Saving a U.S. Neighborhood, One Beer at a Time

A dedicated group of Cincinnati business owners are hoping to turn a rundown neighborhood in Ohio’s third-largest city into a national destination by tapping into the area’s pre-Prohibition brewing heritage.

Rhinegeist Brewery will open this weekend in the Over-the-Rhine neighborhood – which was settled in the 1800s by German immigrants, who brought with them a rich tradition of German beer-making. With the opening of Rhinegeist, the area gets closer to cementing its new reputation as an up-and-coming historic destination – a far cry from the drug-ridden, downtrodden Over-the-Rhine of recent years.

“We’ll do 3,000 barrels of annual production and have a little tasting room,” says Rhinegeist co-founder Bryant Goulding.

And the potential key to OTR’s revival is the same thing that brought Goulding to Cincinnati from San Francisco: the neighborhood’s brewing history and original, relatively untouched architecture. With a heritage trail in the works and a rebranding plan, local developers and business owners hope to make Goulding’s story a common one, turning the neighborhood into a hip, diverse and vibrant area, where local beer is the gateway to shopping, eating and living.

Tourism Key to Reviving OTR Greg Hardman is leading the charge to repopulate OTR – and his mission began with a love of Ohio beer.

Hardman, who began his career in the mid-80s with a beer distributor in Athens, Ohio, bought Christian Moerlein Brewing Company in 2004. The brewery dates back to 1853, when it was founded by German immigrant Moerlein, but was shuttered during Prohibition.

“I woke up and I said, I’m going to bring local ownership back to Cincinnati, and open a local brewing operation with all the great heritage of the original breweries,” says Hardman. The brand had been revived in the early ‘80s, but wasn’t operating in the city’s historic – but down on its luck – neighborhood.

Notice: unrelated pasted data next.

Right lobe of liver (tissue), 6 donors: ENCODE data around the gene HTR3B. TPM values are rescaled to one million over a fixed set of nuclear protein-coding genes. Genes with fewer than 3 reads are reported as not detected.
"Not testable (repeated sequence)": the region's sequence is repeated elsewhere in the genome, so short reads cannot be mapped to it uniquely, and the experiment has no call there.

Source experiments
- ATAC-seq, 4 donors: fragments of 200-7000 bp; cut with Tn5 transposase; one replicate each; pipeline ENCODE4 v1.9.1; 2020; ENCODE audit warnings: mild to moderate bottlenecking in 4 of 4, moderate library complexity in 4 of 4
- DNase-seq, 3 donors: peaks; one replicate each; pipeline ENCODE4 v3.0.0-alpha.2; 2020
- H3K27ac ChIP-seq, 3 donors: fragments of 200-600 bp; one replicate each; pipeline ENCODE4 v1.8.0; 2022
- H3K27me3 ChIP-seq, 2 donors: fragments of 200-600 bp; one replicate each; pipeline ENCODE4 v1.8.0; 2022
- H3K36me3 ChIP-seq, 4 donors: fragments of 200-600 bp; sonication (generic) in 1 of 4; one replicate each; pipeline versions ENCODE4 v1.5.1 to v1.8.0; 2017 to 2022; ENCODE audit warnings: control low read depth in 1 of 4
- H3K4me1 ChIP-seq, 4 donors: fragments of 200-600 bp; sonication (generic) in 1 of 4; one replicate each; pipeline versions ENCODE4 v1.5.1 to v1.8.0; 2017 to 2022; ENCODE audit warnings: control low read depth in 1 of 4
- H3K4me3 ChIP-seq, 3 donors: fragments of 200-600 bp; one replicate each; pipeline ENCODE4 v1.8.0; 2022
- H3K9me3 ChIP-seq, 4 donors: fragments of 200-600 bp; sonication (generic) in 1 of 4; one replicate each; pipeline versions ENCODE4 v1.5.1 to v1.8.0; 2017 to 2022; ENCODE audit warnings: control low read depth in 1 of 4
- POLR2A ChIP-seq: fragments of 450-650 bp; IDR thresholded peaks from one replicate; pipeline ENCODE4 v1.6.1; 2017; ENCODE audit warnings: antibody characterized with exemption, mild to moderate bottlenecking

Now, as president of the OTR Brewery District Urban Redevelopment Corporation, Hardman hopes to spread the love, by turning OTR’s historic brewery buildings into “an economic driver for the city.”

Historic tours celebrating OTR’s architecture and its Prohibition experience are already operating, and in the works is a Brewing Heritage Trail, which will offer a history lesson of the Over-the-Rhine district. Marketing efforts will also include “signage, sculptures, lighting and other branding devices,” says the BDURC’s master plan.

“People will not only know when they have entered the Brewery District, they will get a feel for our fun-natured attitude our business vitality and, of course, our love of beer,” the plan continues.

Steve Hampton, an area architect and executive director of the BDURC, says the goal is to capture at least 10% of the 8 million annual visitors to Cincinnati. But the ultimate goal, at root, is to repopulate the neighborhood with new residents, retail stores and restaurants.

“We can easily accommodate thousands of new residents,” says Steve Hampton, an area architect and the executive director of the BDURC. “We want a healthy, mixed-use neighborhood.”

And committee member and architect Jeff Raser agrees, foreseeing new zoning laws that will allow for small manufacturing, residential and commercial properties on the same block. “With the master plan, we’re laying fertile ground for new investment here,” he says.

Small Businesses: Change Is Coming Quick At the Mannequin Boutique, a non-profit consignment shop that moved to OTR two and a half years ago, manager Kathryn Cottingham says the neighborhood’s rebirth has been rapid.

“It had been abandoned for a really long time. A lot of abandoned buildings, low-income housing and drugs – just poor. There were no amenities, and only one grocery store,” says Cottingham.

Today, she says, “it’s all starting to meld.” Cottingham says there’s more foot traffic, more restaurants and retail – a knitting store opened up next door to the boutique – and a newfound appreciation for OTR’s history.

“We were once the beer capital of the country,” says Cottingham, “and I think, ‘Can’t we go back to doing that?’”

Rhinegeist co-founder and former San Francisco native Bryant Goulding agrees.

“I was in a neighborhood under the 101 [in San Francisco] where a heroin den turned into one of the city’s better craft beer bars,” says Goulding. “Now, this is happening beneath our feet, with this courageous reinvestment in Cincinnati.”

He points out that a new streetcar stop has just been approved for the location directly in front of Rhinegeist Brewery, making the area more accessible for both visitors and residents – a big plus for the local economy.

Looking five years down the road, Goulding envisions a neighborhood bubbling over with activity.

“I think there will be vibrant levels of foot traffic, interesting places to eat and drink and safety – all within this architecture that is beautiful and well preserved,” he says.